The Lucky Seven for a Perfect Press Release
One of the most basic ways of reaching the trade media with information they can use in their online or printed publications is the press or news release. Press releases should be written in a journalistic news style and can be delivered to your media contacts by fax, e-mail, postal mail (not done much these days) or by an online P/R distribution service or wire. Following are 7 tips that will ensure your press release is written correctly – and actually gets read!
1. Follow a journalistic style
The editorial staff at trade publications will not given your release serious consideration unless you write in a journalistic style. Two key rules to follow: always double space and at all costs, avoid “marketing fluff” and promotional words that only distract from the main point of the release. If you follow all the tips I’m giving you in this release, you can be reasonably certain that it will reflect a journalistic style of writing.
When writing your headline, less is more. A good rule of thumb is that the headline should be ten words or less. Try and use the most concise words possible, yet make your headline as exciting as possible. Sometimes your release will get read – or will NOT get read, strictly on the basis of the title, so make it POP.
3. Say everything the editor needs to know in your first paragraph
The opening paragraph of the release is absolutely critical. A true journalist will always explain the “who, what, when, why, and how” of the story in the first paragraph. The first paragraph should also contain your “hook” or the “slant” you’re taking on the story that will be relevant to the target audience it is written for. Caution, though: remember that a news release is supposed to be “fact,” not a sales sheet.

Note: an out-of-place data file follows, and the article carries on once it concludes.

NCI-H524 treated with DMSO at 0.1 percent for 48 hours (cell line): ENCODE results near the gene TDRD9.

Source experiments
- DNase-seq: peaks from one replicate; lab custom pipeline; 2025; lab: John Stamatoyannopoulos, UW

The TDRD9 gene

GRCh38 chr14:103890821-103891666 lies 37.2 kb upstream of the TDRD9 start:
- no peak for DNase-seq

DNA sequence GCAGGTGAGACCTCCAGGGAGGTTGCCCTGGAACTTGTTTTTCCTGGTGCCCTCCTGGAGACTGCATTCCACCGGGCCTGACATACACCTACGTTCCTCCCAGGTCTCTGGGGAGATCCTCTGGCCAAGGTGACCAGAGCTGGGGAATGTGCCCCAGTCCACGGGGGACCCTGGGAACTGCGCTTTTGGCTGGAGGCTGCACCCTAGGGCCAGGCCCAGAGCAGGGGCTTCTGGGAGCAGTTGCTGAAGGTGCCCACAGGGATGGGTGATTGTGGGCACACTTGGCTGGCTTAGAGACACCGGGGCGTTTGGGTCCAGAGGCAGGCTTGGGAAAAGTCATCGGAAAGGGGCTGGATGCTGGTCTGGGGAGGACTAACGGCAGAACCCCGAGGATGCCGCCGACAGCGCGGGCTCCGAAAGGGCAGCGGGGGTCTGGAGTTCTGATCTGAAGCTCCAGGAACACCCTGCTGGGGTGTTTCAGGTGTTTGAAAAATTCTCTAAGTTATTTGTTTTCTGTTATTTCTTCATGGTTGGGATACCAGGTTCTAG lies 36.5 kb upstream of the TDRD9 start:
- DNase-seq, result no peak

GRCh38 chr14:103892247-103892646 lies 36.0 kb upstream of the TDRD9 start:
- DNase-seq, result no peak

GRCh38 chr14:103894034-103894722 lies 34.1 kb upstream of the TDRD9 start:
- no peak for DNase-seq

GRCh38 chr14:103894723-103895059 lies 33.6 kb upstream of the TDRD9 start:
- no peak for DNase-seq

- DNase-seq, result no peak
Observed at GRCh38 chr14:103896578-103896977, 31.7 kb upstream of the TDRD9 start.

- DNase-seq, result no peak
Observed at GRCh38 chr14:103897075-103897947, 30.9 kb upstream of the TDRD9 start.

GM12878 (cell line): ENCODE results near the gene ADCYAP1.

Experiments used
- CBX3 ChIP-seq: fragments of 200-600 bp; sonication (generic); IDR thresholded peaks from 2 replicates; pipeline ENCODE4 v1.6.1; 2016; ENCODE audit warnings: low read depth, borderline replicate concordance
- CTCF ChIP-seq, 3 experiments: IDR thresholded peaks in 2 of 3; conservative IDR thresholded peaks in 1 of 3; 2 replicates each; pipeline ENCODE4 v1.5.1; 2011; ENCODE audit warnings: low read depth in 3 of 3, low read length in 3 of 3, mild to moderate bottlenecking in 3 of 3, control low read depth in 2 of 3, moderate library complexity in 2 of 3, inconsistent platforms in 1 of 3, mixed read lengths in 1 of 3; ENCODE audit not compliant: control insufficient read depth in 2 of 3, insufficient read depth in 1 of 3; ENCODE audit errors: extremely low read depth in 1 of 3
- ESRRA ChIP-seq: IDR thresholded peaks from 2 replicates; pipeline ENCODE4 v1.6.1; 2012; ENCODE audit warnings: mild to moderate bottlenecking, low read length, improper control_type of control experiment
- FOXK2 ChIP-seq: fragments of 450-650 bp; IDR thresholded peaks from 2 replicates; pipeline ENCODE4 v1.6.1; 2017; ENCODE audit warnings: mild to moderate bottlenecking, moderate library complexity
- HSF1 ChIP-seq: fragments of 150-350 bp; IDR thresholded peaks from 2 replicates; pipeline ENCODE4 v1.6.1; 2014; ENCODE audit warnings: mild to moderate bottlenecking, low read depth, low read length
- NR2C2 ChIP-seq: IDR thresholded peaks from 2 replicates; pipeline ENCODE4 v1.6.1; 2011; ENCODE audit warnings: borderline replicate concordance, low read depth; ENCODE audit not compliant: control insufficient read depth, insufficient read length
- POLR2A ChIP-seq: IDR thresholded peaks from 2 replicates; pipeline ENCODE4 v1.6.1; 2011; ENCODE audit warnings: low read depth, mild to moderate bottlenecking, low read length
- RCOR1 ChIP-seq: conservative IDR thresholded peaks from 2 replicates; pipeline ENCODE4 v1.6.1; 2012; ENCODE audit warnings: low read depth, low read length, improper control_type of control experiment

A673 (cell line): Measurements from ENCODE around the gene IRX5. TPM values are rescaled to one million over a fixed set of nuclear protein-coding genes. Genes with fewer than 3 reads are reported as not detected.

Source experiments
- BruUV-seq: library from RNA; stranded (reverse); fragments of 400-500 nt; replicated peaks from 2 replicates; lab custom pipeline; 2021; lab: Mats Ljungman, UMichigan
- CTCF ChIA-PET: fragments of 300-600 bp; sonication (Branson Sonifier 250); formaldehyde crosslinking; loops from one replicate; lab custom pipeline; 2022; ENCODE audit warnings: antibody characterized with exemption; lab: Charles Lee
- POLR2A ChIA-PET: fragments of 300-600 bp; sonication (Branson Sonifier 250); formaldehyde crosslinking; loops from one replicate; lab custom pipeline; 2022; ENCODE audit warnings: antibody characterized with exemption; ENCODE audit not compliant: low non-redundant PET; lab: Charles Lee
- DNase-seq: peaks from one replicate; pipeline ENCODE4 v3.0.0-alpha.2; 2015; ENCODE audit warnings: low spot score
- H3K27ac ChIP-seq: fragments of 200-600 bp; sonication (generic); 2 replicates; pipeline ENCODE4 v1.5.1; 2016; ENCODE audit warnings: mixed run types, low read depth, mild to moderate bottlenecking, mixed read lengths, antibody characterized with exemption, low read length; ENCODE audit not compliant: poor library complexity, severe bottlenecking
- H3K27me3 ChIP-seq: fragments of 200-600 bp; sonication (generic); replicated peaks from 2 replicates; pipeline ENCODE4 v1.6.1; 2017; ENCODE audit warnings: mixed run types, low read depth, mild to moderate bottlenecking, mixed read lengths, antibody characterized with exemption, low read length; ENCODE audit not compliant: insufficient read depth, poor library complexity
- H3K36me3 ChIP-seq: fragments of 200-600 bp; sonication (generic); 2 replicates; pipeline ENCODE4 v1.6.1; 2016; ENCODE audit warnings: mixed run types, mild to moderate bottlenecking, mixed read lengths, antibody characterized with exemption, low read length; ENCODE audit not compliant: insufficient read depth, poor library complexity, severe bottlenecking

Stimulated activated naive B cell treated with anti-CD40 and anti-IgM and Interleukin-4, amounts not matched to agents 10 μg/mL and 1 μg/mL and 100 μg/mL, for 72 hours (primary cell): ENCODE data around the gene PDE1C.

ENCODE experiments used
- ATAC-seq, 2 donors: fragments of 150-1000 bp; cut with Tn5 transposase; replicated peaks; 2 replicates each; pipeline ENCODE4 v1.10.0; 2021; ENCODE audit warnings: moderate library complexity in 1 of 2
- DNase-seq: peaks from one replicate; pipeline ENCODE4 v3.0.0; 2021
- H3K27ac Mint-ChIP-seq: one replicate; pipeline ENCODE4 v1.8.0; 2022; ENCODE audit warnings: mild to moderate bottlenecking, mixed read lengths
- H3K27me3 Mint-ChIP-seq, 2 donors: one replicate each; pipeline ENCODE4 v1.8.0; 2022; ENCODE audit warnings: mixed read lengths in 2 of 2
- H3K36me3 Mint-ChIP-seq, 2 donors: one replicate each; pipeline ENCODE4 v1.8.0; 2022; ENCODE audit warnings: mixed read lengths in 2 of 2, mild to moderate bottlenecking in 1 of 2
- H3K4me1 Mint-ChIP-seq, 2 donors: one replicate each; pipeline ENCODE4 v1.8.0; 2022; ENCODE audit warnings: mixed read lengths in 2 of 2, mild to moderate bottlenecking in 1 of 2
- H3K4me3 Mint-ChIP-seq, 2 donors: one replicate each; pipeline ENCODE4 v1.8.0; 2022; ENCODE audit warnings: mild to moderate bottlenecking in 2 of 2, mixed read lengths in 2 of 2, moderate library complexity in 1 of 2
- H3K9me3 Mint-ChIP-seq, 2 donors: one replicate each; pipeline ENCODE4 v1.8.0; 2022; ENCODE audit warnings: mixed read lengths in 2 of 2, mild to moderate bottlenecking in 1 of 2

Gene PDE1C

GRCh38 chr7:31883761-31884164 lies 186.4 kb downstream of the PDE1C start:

4. Use an inverted pyramid rule for the second paragraph
Write the most important information and pertinent quotes at the beginning of the second paragraph – this is called the “inverted pyramid rule.” This is a technique used by journalists so that if editors have to cut anything out of the release, they can eliminate the ends of the paragraphs which are less critical to the story.
5. Tie everything up neatly in the closing paragraph
In the closing paragraph, you should again summarize the key points of the story. Be sure to include a name, phone number and email address for the individual who should be contacted for additional information.
6. Proof, proof, proof!
Re-read your release and make sure it is grammatically correct. Use spell check! (this is so easy and do you know how many people don’t use it?) If you have time, have another person proof the release. Writers tend to overlook their own errors. A second pair of eyes is great insurance.
7. Use all resources available to you to circulate your release
The most obvious way to get your release picked up by trade publications and online news sites is to send it directly to editorial staff for each individual publication or website and then follow up with them directly to “pitch” your story and influence them to use it. There are now also many online press release distribution websites that will send your release out all over the Internet – to trade related sites and also to sites such as Yahoo News. Some of those sites are free, others charge. Don’t forget to post the release on your OWN website first! You can also distribute the release to business associates and customers.
And finally, if you haven’t ever written a one paragraph press release, give it a try for a change. Sometimes it’s difficult to say everything we think needs to be said in a one or even two page release. However, in this age of rapid fire communication, and particularly if your news item does not require a lot of extraneous explanation, a short, one paragraph press release can actually be a powerful statement – both in its brevity and its surprise factor. A busy editor that picks up a press release that contains only one paragraph may be intrigued enough to actually read the entire paragraph. MOST people would read one simple paragraph. Sometimes less really can be more!